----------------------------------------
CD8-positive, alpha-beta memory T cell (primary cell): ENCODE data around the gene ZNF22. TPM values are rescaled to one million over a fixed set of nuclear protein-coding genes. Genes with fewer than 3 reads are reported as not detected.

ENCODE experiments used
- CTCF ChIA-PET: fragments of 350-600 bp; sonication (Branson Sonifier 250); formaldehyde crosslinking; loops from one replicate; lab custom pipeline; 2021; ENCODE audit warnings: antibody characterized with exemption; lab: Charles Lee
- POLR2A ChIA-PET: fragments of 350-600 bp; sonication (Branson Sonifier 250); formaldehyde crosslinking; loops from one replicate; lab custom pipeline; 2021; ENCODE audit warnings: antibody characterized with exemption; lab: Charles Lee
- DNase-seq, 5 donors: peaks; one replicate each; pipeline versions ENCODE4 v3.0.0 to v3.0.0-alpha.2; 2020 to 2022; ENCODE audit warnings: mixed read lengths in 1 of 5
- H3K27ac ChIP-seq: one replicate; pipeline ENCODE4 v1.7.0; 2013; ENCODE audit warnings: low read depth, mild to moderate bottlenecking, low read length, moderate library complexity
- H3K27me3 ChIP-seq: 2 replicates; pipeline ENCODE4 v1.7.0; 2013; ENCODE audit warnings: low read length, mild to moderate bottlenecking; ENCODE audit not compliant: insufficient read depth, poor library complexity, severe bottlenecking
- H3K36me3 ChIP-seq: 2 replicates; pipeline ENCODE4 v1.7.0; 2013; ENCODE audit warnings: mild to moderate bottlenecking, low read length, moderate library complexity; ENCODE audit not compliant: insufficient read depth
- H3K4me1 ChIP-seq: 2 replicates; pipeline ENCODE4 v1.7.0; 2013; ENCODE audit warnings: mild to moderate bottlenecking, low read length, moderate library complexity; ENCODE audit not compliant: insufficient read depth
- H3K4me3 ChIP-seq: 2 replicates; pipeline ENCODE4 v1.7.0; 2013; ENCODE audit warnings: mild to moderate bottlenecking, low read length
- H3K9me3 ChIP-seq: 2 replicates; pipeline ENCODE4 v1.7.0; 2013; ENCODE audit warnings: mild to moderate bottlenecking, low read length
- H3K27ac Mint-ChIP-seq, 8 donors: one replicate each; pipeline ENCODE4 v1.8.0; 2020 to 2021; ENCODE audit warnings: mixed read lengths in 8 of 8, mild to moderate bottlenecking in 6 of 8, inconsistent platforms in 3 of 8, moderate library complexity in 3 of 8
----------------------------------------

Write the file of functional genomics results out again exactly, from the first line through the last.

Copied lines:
CD8-positive, alpha-beta memory T cell (primary cell): ENCODE data around the gene ZNF22. TPM values are rescaled to one million over a fixed set of nuclear protein-coding genes. Genes with fewer than 3 reads are reported as not detected.

ENCODE experiments used
- CTCF ChIA-PET: fragments of 350-600 bp; sonication (Branson Sonifier 250); formaldehyde crosslinking; loops from one replicate; lab custom pipeline; 2021; ENCODE audit warnings: antibody characterized with exemption; lab: Charles Lee
- POLR2A ChIA-PET: fragments of 350-600 bp; sonication (Branson Sonifier 250); formaldehyde crosslinking; loops from one replicate; lab custom pipeline; 2021; ENCODE audit warnings: antibody characterized with exemption; lab: Charles Lee
- DNase-seq, 5 donors: peaks; one replicate each; pipeline versions ENCODE4 v3.0.0 to v3.0.0-alpha.2; 2020 to 2022; ENCODE audit warnings: mixed read lengths in 1 of 5
- H3K27ac ChIP-seq: one replicate; pipeline ENCODE4 v1.7.0; 2013; ENCODE audit warnings: low read depth, mild to moderate bottlenecking, low read length, moderate library complexity
- H3K27me3 ChIP-seq: 2 replicates; pipeline ENCODE4 v1.7.0; 2013; ENCODE audit warnings: low read length, mild to moderate bottlenecking; ENCODE audit not compliant: insufficient read depth, poor library complexity, severe bottlenecking
- H3K36me3 ChIP-seq: 2 replicates; pipeline ENCODE4 v1.7.0; 2013; ENCODE audit warnings: mild to moderate bottlenecking, low read length, moderate library complexity; ENCODE audit not compliant: insufficient read depth
- H3K4me1 ChIP-seq: 2 replicates; pipeline ENCODE4 v1.7.0; 2013; ENCODE audit warnings: mild to moderate bottlenecking, low read length, moderate library complexity; ENCODE audit not compliant: insufficient read depth
- H3K4me3 ChIP-seq: 2 replicates; pipeline ENCODE4 v1.7.0; 2013; ENCODE audit warnings: mild to moderate bottlenecking, low read length
- H3K9me3 ChIP-seq: 2 replicates; pipeline ENCODE4 v1.7.0; 2013; ENCODE audit warnings: mild to moderate bottlenecking, low read length
- H3K27ac Mint-ChIP-seq, 8 donors: one replicate each; pipeline ENCODE4 v1.8.0; 2020 to 2021; ENCODE audit warnings: mixed read lengths in 8 of 8, mild to moderate bottlenecking in 6 of 8, inconsistent platforms in 3 of 8, moderate library complexity in 3 of 8